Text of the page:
Want to give your chickens a healthy snack that you can feel good about? There are many treat options for chickens, including many fresh fruits and vegetables. How about corn? Though corn is commonly seen in commercial bird seed, you may be wondering, “Can chickens eat whole corn?”
Today, you’re going to learn if corn is safe for chickens, as well as mistakes to avoid when feeding chickens corn. Let’s get started.
What is Whole Corn?
Whole corn is any kind of whole corn that has not been processed in some way. This means the kernels of corn you remove from the ears. As long as the corn retains its hull, the hard outer shell, it is considered whole.
Many animals enjoy eating corn, not just chickens and humans. The reason is corn’s nutritional profile, which is chock full of goodness. The issue with whole corn is digestibility.
Whole Corn vs Cracked Corn
Since whole corn is said to be difficult to digest for chickens, many owners will make the swap to cracked corn. As you may have guessed, cracked corn is the opposite of whole corn. The kernels have been dried then crushed into smaller pieces. Cracked corn is often given to birds, as the pieces are smaller, filling, and incredibly easy for birds to peck. Furthermore, cracked is easier to digest than whole corn.
The downside to cracked corn? During the processing, cracked corn loses a lot of its nutritional value. Whole corn retains quite a lot of nutrition.
Can Chickens Eat Whole Corn?
Chickens love to eat corn. It is a hard snack for them to ignore. That said, chickens are adventurous eaters and will try anything once. Corn is a palatable and nutritionally beneficial food for birds, and they seem to recognize that. Most chickens get excited when corn is tossed to them. Were you to give chickens an endless supply of corn, they wouldn’t be able to restrain themselves.
However, while chickens can and will happily devour corn, there is one more thing to consider. Is corn safe?
Can Chickens Have Raw Corn?
Yes, chickens can have maize, or raw corn. There is nothing wrong with giving chickens raw, uncooked corn. Their powerful beaks break apart the tough hull, so the chickens can eat the corn in smaller pieces. Serving up cooked corn also has its perks, but there is nothing wrong with fresh corn, either.
Keep in mind that raw corn should never be flavored or salted. If your corn kernels have any kind of oil, salt, or butter on them, do not give them to your chickens to eat.
Can Chickens Have Corn on the Cob?
Now that you know that chickens can eat whole corn, you may be wondering if corn on the cob is safe. The answer is yes. Chickens will peck at corn on the cob in a frenzy, kind of like piranhas.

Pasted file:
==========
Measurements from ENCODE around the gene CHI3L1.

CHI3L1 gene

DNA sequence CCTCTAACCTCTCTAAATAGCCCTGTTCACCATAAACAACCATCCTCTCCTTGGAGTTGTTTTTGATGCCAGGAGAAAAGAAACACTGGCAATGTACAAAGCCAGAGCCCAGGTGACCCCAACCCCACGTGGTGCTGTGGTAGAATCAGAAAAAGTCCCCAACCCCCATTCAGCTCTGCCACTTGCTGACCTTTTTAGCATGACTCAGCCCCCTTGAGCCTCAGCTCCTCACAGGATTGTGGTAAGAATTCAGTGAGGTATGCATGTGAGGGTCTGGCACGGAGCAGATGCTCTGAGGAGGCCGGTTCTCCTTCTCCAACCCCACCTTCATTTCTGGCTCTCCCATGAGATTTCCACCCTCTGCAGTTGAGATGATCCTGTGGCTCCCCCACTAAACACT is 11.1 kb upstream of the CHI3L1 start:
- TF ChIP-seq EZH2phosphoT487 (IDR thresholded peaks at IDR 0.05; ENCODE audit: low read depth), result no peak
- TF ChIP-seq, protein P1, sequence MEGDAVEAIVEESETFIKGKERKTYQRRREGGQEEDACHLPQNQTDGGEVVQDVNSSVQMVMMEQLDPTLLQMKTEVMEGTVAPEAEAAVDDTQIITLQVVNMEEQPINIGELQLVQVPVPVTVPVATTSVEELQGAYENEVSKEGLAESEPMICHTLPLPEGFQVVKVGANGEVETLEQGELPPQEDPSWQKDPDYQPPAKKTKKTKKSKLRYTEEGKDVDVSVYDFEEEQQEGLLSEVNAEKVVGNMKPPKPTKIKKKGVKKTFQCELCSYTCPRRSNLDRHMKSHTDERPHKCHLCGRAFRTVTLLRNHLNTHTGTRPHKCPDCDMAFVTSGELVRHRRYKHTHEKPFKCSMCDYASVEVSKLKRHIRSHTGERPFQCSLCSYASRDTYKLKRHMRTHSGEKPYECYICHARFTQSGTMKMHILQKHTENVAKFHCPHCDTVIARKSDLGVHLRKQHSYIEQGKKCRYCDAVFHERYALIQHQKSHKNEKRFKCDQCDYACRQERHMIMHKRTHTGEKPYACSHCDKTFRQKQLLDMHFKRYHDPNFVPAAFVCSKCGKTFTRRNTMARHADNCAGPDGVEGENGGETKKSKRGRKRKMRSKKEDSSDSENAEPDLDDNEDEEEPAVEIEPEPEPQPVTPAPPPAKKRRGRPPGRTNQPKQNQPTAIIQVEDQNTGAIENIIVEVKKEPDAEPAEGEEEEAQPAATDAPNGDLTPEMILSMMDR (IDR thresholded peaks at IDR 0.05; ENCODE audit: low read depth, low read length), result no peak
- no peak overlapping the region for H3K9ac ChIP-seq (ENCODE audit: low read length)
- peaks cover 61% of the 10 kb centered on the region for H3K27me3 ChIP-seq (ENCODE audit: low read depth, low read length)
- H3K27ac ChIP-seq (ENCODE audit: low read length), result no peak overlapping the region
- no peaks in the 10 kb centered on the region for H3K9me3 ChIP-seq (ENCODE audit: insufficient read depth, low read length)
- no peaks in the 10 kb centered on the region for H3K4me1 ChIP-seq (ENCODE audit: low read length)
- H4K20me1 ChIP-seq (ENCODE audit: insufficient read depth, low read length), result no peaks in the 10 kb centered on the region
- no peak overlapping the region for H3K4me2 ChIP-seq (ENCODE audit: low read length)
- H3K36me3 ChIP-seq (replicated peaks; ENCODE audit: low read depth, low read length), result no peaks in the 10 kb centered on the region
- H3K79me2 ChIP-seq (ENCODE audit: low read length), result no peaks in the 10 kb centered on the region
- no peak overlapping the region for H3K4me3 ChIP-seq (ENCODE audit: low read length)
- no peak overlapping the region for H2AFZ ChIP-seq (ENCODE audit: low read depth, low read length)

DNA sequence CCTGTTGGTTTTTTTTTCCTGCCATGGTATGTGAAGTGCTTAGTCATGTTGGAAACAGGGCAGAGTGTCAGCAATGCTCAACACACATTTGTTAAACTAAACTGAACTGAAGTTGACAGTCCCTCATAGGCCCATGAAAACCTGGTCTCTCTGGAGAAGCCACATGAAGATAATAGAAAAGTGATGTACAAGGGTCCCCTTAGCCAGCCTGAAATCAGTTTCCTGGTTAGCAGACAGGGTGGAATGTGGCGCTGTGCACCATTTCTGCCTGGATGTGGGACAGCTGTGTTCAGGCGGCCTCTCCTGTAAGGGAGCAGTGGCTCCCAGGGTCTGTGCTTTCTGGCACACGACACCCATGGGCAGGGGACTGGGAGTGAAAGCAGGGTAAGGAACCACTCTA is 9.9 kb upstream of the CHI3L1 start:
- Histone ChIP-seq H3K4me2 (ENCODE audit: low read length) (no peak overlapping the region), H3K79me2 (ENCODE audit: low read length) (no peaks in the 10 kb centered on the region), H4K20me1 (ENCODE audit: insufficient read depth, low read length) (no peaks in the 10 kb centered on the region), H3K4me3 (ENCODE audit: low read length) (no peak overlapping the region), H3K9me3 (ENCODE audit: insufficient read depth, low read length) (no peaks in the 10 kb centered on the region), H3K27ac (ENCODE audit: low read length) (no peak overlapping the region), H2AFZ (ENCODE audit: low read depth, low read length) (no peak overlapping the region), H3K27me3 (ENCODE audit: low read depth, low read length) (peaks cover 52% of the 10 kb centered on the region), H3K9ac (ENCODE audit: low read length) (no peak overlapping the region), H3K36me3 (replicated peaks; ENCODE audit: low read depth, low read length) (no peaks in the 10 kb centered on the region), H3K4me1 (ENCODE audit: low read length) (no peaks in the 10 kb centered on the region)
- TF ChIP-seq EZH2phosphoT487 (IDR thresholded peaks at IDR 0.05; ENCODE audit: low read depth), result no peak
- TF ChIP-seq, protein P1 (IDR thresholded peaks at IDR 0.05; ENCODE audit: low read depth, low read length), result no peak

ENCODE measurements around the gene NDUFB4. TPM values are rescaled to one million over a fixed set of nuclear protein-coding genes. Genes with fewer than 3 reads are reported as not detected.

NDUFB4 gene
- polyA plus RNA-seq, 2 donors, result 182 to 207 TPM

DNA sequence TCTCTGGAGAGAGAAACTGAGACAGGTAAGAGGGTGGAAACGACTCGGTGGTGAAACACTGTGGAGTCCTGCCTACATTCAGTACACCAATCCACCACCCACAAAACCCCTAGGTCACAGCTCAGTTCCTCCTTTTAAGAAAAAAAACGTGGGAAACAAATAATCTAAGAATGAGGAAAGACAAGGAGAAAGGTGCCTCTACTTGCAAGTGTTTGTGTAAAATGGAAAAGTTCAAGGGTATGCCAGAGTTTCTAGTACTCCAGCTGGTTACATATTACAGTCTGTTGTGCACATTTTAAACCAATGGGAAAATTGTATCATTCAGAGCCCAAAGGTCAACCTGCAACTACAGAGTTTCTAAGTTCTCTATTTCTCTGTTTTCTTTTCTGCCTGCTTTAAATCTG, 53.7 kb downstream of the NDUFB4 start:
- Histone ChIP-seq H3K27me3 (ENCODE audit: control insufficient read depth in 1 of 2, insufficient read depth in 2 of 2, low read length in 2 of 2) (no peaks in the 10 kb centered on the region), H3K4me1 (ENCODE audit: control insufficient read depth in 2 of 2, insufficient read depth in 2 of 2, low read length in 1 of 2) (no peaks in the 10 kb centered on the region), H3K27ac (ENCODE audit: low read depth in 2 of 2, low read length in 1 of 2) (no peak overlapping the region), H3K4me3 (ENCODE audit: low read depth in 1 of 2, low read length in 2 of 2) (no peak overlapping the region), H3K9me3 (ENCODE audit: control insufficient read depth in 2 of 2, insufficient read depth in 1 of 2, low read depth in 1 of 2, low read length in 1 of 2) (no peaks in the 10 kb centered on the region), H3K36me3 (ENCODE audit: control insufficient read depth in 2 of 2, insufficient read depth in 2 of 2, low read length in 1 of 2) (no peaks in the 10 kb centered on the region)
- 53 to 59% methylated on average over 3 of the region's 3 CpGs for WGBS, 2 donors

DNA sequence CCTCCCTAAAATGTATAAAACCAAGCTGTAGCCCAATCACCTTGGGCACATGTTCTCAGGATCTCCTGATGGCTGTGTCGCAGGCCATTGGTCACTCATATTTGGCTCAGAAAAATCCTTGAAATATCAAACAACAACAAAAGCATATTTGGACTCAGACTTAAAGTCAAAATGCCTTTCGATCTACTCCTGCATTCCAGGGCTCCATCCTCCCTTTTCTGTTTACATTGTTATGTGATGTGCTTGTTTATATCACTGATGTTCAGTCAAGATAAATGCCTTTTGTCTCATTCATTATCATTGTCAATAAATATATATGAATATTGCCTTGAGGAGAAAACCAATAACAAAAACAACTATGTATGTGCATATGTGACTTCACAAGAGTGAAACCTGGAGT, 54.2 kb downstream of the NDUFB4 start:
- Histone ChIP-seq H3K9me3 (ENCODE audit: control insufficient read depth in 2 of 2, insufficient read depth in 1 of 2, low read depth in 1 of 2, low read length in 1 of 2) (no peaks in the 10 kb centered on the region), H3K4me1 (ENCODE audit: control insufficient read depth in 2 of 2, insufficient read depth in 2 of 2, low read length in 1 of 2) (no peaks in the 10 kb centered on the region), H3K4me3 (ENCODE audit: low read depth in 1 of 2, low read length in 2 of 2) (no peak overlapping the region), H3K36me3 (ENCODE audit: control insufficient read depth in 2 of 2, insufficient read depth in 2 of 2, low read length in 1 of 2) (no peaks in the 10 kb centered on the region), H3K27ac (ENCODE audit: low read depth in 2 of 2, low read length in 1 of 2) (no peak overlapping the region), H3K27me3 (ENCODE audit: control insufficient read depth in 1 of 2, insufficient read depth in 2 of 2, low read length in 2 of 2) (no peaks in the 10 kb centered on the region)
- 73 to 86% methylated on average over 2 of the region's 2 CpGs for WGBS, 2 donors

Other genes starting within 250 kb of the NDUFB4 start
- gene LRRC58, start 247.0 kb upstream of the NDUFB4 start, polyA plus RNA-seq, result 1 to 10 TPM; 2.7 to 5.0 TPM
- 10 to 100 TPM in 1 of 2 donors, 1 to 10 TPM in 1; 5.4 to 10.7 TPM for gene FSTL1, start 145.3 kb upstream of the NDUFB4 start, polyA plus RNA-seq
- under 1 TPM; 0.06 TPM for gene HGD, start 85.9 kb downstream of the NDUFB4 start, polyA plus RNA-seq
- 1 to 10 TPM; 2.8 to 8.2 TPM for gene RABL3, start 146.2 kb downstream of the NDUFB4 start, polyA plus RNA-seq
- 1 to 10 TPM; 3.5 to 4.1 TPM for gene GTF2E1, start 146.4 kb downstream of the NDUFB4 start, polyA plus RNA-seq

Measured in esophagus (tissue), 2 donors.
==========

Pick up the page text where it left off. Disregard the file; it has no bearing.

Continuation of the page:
Corn on the cob is a convenient way to serve up whole corn. You can string up cobs easily throughout the chicken run. Then, you can sit back and watch your chickens be entertained for hours.
You don’t have to worry about removing the corn husks either. Since the green leaves don’t have much nutritional value and aren’t very tasty, your chickens will tear at the husks to get the corn. Leaving it on would be another excellent source of entertainment for your flock.
Is It Hard For Chickens to Digest Whole Corn?
For those who have eaten corn at least once, you may be aware that corn is difficult to digest. This is due to the pericarp, the tough outer shell of the corn kernel. Chickens do not have the same digestive system as humans, though. Chickens have gizzards instead of teeth that works a bit like the stomach. Inside the gizzard, food from the crop mixes with grit and gets ground up, making it possible for your chicken to digest an omnivorous diet.
So don’t worry about your chickens. Digesting corn is easy for them.
Since chickens are able to process corn without any issue, they also get a spectrum of vitamins and minerals from the corn. High in fiber for digestive motility and health, corn keeps your chickens regular. Corn is also high in carbohydrates for energy, as well as magnesium and vitamins B, E, and K.
Is Whole Corn a True Warming Food?
Ever hear someone say that chickens should be fed corn during the winter because it is a warming food. You may have passed it up as an old wives’ tale, but there appears to be some truth to the claim. Corn warms your chickens not by raising the core temperature during digestion but by providing a large portion of carbohydrates.